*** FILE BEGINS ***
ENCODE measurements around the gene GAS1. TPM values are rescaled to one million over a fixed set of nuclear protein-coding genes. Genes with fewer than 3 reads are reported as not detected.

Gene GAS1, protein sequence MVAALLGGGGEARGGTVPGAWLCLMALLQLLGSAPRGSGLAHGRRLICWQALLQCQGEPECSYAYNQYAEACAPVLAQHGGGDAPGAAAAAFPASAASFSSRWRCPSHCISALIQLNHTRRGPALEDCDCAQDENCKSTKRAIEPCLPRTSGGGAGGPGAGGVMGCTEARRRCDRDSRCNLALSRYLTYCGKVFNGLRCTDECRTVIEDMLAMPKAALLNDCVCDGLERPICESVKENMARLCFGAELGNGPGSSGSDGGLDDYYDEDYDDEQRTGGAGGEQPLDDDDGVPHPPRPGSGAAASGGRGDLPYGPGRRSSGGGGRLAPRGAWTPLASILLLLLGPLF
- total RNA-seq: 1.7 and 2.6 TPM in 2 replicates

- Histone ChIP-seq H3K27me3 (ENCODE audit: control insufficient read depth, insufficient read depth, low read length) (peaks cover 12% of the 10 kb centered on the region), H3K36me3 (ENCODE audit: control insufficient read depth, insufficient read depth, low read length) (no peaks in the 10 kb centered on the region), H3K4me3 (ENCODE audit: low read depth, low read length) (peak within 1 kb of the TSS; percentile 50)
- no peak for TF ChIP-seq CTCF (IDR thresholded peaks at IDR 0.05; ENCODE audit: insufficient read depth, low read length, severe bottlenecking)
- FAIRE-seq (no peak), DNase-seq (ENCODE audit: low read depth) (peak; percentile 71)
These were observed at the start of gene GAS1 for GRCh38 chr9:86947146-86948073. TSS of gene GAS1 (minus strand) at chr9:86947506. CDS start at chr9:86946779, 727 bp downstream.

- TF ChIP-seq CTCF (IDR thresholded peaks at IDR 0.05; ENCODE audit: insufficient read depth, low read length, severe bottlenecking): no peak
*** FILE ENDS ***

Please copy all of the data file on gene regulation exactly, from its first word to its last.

ENCODE measurements around the gene GAS1. TPM values are rescaled to one million over a fixed set of nuclear protein-coding genes. Genes with fewer than 3 reads are reported as not detected.

Gene GAS1, protein sequence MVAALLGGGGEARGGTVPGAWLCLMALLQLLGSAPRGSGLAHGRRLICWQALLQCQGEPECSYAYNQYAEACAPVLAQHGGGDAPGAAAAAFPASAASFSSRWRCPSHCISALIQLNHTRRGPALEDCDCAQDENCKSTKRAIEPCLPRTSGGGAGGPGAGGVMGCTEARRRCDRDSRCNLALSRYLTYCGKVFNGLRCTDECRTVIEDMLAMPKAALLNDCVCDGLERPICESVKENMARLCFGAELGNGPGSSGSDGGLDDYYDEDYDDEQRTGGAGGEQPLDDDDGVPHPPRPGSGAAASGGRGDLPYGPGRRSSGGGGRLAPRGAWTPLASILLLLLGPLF
- total RNA-seq: 1.7 and 2.6 TPM in 2 replicates

- Histone ChIP-seq H3K27me3 (ENCODE audit: control insufficient read depth, insufficient read depth, low read length) (peaks cover 12% of the 10 kb centered on the region), H3K36me3 (ENCODE audit: control insufficient read depth, insufficient read depth, low read length) (no peaks in the 10 kb centered on the region), H3K4me3 (ENCODE audit: low read depth, low read length) (peak within 1 kb of the TSS; percentile 50)
- no peak for TF ChIP-seq CTCF (IDR thresholded peaks at IDR 0.05; ENCODE audit: insufficient read depth, low read length, severe bottlenecking)
- FAIRE-seq (no peak), DNase-seq (ENCODE audit: low read depth) (peak; percentile 71)
These were observed at the start of gene GAS1 for GRCh38 chr9:86947146-86948073. TSS of gene GAS1 (minus strand) at chr9:86947506. CDS start at chr9:86946779, 727 bp downstream.

- TF ChIP-seq CTCF (IDR thresholded peaks at IDR 0.05; ENCODE audit: insufficient read depth, low read length, severe bottlenecking): no peak